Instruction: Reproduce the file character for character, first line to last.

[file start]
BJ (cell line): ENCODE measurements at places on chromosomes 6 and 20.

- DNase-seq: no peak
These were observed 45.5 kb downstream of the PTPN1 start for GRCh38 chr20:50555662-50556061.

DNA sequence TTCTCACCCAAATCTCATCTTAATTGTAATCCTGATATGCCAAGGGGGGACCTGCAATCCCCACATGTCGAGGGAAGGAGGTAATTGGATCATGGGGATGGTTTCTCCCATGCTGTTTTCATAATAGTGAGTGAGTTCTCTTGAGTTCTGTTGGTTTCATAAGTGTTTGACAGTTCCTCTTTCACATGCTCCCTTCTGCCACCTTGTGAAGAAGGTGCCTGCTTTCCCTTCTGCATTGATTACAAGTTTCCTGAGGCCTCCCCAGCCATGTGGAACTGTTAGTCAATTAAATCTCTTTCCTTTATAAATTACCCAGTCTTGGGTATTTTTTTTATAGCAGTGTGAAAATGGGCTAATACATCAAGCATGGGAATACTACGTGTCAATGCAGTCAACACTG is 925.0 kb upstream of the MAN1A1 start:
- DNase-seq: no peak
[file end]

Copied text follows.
BJ (cell line): ENCODE measurements at places on chromosomes 6 and 20.

- DNase-seq: no peak
These were observed 45.5 kb downstream of the PTPN1 start for GRCh38 chr20:50555662-50556061.

DNA sequence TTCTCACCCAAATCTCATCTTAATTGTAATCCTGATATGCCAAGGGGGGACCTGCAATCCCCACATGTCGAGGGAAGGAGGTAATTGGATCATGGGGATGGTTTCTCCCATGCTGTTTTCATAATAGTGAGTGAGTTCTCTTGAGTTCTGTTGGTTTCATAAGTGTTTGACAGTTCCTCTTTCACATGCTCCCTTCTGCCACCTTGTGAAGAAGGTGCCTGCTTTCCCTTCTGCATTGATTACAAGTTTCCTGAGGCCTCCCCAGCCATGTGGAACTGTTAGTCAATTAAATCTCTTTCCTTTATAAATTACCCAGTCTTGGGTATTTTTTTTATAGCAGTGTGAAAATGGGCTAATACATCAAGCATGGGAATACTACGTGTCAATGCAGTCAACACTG is 925.0 kb upstream of the MAN1A1 start:
- DNase-seq: no peak